World / Highlights

Belt & Road initiative drives economic rejuvenation of SCO countries

(Xinhua) Updated: 2015-12-12 11:09

BEIJING - Loaded with 200 tons of cargo, a freight train leaving South China's Guangzhou today will arrive in Moscow 18 days later, having traveled more than 7,000 miles through Eurasia.

The trip is two weeks faster than the journey by sea via Hong Kong, winding along the eastern Chinese coast and around the Korean peninsula to Vladivostok and then by rail again to the Russian capital.

Another railway route, starting from nearby Dongguan, exits China from northwestern Xinjiang to Kazakhstan, connecting the world's manufacturing center with landlocked central Asia and on to Europe.

A consortium of Chinese and Russian companies have agreed on a contract worth around $380 million with Russian Railways on pre-construction surveys and design for a 770 km high-speed track linking Moscow and Kazan.

These lines, part of an ambitious initiative for regional integration, are bringing countries along routes new opportunities and hope, and will no doubt be the subject of much conversation at the upcoming Shanghai Cooperation Organization (SCO) prime ministers' meeting from Dec 14 to 15. China's neighbors have high hopes that the Belt and Road will help their slowing economies. If successful, the Belt and Road will become a trade, investment and infrastructure network that connects Asia with Europe and Africa.

Founded in 2001, the SCO consists of China, Russia, Kazakhstan, Kyrgyzstan, Tajikistan and Uzbekistan. It has potential new members in India and Pakistan. Iran and Mongolia are observers. These countries were major participants of the ancient silk trade, and almost all are developing nations.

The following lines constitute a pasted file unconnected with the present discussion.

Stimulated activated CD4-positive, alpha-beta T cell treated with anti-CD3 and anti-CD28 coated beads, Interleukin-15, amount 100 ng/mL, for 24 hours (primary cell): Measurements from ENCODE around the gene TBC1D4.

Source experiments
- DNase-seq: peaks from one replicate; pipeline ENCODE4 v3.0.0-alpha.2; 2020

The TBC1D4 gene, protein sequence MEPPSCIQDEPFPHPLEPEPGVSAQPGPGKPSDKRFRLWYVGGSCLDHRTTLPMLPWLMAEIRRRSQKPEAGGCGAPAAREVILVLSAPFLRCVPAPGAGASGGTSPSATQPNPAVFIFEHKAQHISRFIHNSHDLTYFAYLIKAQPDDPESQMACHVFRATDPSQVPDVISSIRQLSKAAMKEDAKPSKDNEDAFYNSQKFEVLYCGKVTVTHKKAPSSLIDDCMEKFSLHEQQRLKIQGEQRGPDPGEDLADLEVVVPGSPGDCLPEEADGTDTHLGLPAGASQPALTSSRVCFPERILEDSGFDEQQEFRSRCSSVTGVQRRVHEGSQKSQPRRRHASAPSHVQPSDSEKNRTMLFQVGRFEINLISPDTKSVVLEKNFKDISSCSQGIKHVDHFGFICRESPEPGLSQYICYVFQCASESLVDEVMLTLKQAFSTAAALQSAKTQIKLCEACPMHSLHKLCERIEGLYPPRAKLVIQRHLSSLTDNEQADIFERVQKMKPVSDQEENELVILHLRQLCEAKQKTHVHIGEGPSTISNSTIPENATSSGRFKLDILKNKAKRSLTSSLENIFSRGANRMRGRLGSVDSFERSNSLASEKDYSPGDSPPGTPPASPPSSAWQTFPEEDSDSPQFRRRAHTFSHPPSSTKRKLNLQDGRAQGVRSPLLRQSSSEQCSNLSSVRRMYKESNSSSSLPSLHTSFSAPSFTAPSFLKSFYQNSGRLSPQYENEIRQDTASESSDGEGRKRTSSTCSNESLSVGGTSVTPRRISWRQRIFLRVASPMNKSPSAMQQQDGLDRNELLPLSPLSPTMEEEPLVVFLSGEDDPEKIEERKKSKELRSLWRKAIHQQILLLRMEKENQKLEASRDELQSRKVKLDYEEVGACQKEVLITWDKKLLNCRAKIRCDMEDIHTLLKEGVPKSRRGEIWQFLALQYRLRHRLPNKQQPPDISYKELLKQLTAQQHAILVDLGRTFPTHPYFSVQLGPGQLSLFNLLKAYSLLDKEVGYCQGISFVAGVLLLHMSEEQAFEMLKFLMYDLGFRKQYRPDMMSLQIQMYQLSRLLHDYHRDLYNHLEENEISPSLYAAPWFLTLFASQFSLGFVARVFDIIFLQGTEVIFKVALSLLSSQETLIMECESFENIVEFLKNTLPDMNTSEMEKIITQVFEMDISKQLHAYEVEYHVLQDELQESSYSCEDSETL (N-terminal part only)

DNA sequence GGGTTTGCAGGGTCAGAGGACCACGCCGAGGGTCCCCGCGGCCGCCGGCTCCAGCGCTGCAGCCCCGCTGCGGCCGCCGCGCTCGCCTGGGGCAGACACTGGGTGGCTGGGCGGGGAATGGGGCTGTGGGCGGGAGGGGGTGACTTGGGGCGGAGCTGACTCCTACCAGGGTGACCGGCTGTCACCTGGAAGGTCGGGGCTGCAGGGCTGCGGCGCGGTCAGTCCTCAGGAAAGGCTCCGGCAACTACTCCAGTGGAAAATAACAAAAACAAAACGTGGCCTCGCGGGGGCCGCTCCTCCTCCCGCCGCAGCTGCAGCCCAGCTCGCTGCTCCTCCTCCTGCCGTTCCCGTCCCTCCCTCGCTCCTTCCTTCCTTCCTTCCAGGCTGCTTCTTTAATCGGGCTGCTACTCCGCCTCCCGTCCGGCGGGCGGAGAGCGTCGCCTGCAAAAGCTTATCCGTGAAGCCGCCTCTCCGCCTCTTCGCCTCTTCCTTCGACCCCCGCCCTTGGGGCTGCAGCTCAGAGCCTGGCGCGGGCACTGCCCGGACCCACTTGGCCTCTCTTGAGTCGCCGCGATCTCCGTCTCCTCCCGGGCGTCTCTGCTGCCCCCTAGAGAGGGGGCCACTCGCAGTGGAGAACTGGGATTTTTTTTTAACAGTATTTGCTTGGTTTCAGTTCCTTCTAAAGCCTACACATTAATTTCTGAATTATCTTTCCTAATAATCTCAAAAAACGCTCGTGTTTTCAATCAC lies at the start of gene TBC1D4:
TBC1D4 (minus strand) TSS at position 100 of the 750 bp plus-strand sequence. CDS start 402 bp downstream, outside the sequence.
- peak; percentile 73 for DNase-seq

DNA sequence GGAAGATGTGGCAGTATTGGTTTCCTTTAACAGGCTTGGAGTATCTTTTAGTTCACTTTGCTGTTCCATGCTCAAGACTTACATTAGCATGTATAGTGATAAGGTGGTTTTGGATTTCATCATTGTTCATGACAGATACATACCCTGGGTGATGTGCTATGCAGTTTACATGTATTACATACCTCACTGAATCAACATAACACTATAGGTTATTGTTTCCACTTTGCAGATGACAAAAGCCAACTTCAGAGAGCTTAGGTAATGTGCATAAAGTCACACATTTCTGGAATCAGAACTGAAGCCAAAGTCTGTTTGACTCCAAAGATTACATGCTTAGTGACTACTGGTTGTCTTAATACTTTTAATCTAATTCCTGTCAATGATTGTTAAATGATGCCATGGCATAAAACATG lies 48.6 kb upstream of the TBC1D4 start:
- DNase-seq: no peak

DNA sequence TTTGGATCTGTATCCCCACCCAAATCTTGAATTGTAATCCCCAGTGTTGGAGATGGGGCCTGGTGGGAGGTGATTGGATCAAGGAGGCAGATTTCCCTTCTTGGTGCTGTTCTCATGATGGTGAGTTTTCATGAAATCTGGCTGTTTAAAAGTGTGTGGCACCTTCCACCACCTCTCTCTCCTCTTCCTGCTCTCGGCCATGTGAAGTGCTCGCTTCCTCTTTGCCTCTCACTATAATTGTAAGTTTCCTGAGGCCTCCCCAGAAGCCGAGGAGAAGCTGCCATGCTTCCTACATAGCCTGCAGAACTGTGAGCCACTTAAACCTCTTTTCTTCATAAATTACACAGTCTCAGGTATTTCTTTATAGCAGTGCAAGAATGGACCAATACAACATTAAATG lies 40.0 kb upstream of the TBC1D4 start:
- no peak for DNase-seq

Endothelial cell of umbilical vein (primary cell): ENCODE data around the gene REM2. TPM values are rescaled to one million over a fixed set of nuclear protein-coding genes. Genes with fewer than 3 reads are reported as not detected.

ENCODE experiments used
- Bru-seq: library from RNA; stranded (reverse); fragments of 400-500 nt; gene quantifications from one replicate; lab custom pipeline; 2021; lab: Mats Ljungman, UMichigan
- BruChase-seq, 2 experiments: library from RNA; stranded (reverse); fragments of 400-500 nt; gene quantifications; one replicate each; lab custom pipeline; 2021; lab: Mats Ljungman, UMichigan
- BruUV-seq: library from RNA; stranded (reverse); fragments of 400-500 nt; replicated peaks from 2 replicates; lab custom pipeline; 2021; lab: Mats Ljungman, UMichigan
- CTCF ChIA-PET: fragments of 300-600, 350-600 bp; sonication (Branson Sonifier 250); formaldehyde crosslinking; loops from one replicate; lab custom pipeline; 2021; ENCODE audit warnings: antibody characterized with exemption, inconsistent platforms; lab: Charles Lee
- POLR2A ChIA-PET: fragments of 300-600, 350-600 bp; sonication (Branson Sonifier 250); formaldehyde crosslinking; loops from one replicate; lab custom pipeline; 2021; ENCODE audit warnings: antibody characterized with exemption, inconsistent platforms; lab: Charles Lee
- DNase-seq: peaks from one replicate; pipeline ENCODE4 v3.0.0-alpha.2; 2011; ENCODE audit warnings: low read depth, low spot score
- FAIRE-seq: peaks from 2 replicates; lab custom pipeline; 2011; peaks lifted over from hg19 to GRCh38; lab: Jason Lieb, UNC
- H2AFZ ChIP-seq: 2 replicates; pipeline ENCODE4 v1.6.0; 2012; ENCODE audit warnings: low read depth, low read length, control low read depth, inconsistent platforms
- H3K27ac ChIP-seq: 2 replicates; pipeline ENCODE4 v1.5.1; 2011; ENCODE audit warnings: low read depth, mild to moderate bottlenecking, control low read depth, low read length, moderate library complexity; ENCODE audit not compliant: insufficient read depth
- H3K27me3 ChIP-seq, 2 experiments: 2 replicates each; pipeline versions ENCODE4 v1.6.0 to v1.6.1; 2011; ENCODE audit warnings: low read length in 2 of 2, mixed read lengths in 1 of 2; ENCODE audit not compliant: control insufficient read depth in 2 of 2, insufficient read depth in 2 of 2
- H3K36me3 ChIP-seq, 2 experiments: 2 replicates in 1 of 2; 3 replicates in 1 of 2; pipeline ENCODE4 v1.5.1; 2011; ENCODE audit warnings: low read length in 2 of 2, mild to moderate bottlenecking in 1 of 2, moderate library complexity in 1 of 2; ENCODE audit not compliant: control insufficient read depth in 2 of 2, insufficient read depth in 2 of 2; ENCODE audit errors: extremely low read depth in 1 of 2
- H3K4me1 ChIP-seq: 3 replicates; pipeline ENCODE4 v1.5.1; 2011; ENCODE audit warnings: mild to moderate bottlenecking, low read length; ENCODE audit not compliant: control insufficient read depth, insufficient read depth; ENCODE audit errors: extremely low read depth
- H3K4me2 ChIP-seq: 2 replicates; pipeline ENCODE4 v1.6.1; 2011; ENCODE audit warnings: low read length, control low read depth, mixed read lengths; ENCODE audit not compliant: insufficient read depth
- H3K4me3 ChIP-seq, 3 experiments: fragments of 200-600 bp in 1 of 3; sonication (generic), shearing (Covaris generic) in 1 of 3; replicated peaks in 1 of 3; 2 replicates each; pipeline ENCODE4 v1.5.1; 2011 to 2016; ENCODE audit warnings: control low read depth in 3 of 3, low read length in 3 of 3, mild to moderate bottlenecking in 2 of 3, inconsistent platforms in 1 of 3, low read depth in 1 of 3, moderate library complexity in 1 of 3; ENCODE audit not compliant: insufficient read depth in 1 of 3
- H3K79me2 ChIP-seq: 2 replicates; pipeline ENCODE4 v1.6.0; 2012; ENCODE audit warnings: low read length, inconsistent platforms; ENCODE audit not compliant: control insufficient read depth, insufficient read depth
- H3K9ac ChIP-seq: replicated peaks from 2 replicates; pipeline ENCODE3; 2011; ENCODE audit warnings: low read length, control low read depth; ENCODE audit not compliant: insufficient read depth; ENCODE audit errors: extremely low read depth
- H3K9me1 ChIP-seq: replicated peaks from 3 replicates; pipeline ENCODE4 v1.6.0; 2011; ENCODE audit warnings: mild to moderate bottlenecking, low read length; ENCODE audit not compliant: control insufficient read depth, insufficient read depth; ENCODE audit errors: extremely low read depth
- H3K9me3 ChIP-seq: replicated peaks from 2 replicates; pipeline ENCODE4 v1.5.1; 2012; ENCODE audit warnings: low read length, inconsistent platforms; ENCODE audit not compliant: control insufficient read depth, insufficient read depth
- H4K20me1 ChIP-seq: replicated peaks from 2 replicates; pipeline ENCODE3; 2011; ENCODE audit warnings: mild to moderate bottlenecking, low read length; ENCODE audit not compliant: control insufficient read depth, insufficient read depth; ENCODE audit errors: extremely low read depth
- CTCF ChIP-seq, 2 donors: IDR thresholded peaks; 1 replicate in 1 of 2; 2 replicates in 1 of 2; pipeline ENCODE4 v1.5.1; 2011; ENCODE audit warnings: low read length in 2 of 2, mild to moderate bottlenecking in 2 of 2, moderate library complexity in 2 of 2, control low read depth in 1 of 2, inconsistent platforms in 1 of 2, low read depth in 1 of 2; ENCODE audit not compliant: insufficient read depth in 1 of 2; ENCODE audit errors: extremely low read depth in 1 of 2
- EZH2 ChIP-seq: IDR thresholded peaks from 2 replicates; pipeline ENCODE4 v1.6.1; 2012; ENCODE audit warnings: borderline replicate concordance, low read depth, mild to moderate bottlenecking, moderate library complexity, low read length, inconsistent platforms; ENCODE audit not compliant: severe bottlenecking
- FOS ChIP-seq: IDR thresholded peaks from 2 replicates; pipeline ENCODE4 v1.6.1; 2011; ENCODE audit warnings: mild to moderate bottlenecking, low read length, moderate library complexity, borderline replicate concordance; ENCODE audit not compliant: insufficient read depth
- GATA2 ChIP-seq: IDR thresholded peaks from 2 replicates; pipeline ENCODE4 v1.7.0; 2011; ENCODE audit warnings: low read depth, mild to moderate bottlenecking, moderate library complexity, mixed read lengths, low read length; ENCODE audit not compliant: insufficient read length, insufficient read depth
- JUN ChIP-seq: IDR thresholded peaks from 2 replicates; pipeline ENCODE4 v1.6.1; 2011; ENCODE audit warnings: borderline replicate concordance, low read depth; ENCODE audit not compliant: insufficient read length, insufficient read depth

Former Singaporean foreign affairs minister George Yeo Yong-Boon said Eurasia will become a major driver for global economic growth in coming decades and the connectivity the Belt and Road will bring could catalyze development.

Cooperation has not been limited to transportation. Kyrgyzstan relies on oil imports due to a lack of refining technology. It had an annual production capacity of 100,000 tons compared with demand for 2.5 million tons.

Since December 2014, with Chinese investment, a new refinery has provided one third of the oil the country needs and the taxes it renders are expected to yield one seventh of the national tax revenue. The project employs about 2,000 people, and there are plans to train another 1,000 local professionals over the next 10 years, according to Wang Jiulong of Trans-Asia Gas Pipeline, a major investor.

China also has agreements with Uzbekistan, Tajikistan and Kyrgyzstan on gas pipelines. In 2014, trade volume between China and the four central Asian SCO members hit $40 billion, a 13 percent increase year on year.

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